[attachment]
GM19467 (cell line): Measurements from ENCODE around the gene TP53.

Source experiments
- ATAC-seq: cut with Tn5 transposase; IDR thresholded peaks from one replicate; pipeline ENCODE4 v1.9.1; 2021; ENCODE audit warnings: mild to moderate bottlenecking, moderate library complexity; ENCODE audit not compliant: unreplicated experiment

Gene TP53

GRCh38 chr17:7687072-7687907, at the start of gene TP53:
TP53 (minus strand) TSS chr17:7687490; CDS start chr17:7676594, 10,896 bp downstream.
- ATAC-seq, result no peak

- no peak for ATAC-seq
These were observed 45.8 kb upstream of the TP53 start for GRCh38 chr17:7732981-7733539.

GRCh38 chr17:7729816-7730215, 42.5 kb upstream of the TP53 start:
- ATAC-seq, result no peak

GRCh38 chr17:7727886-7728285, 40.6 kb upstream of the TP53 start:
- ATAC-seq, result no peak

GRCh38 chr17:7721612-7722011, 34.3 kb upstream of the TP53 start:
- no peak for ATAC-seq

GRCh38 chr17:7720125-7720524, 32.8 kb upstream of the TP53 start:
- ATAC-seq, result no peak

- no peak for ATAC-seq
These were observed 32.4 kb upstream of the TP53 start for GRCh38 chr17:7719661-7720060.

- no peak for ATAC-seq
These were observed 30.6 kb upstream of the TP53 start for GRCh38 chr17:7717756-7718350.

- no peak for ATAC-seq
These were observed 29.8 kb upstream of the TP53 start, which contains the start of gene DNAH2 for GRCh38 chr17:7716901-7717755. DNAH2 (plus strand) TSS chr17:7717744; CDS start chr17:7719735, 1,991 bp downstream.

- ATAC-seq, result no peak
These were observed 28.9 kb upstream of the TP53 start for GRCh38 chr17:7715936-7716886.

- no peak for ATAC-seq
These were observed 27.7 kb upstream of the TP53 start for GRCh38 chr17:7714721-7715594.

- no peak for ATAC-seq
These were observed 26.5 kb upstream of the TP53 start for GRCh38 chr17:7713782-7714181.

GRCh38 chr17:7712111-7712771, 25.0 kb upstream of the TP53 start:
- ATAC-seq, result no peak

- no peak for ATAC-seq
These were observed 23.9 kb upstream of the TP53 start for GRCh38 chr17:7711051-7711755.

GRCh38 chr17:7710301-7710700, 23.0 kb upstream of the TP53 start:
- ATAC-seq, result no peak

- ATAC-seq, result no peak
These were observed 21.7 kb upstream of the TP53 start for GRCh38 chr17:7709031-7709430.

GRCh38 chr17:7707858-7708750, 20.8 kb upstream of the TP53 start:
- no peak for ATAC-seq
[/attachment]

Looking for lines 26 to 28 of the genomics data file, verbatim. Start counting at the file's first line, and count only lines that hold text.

- no peak for ATAC-seq
These were observed 27.7 kb upstream of the TP53 start for GRCh38 chr17:7714721-7715594.

- no peak for ATAC-seq